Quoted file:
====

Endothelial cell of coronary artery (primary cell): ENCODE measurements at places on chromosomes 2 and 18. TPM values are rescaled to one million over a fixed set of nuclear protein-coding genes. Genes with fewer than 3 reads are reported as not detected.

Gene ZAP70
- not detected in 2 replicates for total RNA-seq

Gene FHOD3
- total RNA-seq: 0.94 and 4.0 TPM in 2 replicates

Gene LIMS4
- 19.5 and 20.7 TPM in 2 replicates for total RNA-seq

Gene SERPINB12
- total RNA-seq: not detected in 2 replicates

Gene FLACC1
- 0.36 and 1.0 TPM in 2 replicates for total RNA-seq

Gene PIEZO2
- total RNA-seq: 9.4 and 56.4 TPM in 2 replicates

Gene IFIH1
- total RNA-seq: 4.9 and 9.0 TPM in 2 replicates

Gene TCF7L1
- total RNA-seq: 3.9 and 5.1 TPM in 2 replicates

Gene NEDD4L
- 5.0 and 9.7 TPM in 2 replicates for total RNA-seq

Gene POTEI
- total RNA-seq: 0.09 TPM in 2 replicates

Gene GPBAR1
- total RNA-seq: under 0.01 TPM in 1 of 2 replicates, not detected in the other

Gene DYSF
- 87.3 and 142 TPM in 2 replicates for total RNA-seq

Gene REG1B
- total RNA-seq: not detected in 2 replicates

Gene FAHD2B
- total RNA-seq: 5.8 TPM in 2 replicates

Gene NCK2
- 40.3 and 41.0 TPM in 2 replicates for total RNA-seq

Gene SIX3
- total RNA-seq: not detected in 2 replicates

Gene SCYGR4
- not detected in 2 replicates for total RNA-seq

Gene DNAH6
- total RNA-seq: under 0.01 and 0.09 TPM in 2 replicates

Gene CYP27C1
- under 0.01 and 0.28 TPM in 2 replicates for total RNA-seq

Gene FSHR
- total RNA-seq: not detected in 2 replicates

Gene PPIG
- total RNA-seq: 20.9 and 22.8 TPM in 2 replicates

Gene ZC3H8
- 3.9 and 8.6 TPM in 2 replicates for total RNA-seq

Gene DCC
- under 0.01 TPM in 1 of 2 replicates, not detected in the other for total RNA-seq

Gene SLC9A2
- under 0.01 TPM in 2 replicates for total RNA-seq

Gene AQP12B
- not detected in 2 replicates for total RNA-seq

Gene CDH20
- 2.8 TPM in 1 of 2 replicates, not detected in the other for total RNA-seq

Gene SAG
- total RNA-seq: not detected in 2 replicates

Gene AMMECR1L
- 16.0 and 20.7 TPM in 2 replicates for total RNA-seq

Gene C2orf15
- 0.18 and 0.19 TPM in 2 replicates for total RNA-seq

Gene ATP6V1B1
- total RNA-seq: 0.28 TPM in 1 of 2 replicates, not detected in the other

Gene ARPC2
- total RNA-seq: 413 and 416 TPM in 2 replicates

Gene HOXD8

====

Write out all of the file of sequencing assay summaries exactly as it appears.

Endothelial cell of coronary artery (primary cell): ENCODE measurements at places on chromosomes 2 and 18. TPM values are rescaled to one million over a fixed set of nuclear protein-coding genes. Genes with fewer than 3 reads are reported as not detected.

Gene ZAP70
- not detected in 2 replicates for total RNA-seq

Gene FHOD3
- total RNA-seq: 0.94 and 4.0 TPM in 2 replicates

Gene LIMS4
- 19.5 and 20.7 TPM in 2 replicates for total RNA-seq

Gene SERPINB12
- total RNA-seq: not detected in 2 replicates

Gene FLACC1
- 0.36 and 1.0 TPM in 2 replicates for total RNA-seq

Gene PIEZO2
- total RNA-seq: 9.4 and 56.4 TPM in 2 replicates

Gene IFIH1
- total RNA-seq: 4.9 and 9.0 TPM in 2 replicates

Gene TCF7L1
- total RNA-seq: 3.9 and 5.1 TPM in 2 replicates

Gene NEDD4L
- 5.0 and 9.7 TPM in 2 replicates for total RNA-seq

Gene POTEI
- total RNA-seq: 0.09 TPM in 2 replicates

Gene GPBAR1
- total RNA-seq: under 0.01 TPM in 1 of 2 replicates, not detected in the other

Gene DYSF
- 87.3 and 142 TPM in 2 replicates for total RNA-seq

Gene REG1B
- total RNA-seq: not detected in 2 replicates

Gene FAHD2B
- total RNA-seq: 5.8 TPM in 2 replicates

Gene NCK2
- 40.3 and 41.0 TPM in 2 replicates for total RNA-seq

Gene SIX3
- total RNA-seq: not detected in 2 replicates

Gene SCYGR4
- not detected in 2 replicates for total RNA-seq

Gene DNAH6
- total RNA-seq: under 0.01 and 0.09 TPM in 2 replicates

Gene CYP27C1
- under 0.01 and 0.28 TPM in 2 replicates for total RNA-seq

Gene FSHR
- total RNA-seq: not detected in 2 replicates

Gene PPIG
- total RNA-seq: 20.9 and 22.8 TPM in 2 replicates

Gene ZC3H8
- 3.9 and 8.6 TPM in 2 replicates for total RNA-seq

Gene DCC
- under 0.01 TPM in 1 of 2 replicates, not detected in the other for total RNA-seq

Gene SLC9A2
- under 0.01 TPM in 2 replicates for total RNA-seq

Gene AQP12B
- not detected in 2 replicates for total RNA-seq

Gene CDH20
- 2.8 TPM in 1 of 2 replicates, not detected in the other for total RNA-seq

Gene SAG
- total RNA-seq: not detected in 2 replicates

Gene AMMECR1L
- 16.0 and 20.7 TPM in 2 replicates for total RNA-seq

Gene C2orf15
- 0.18 and 0.19 TPM in 2 replicates for total RNA-seq

Gene ATP6V1B1
- total RNA-seq: 0.28 TPM in 1 of 2 replicates, not detected in the other

Gene ARPC2
- total RNA-seq: 413 and 416 TPM in 2 replicates

Gene HOXD8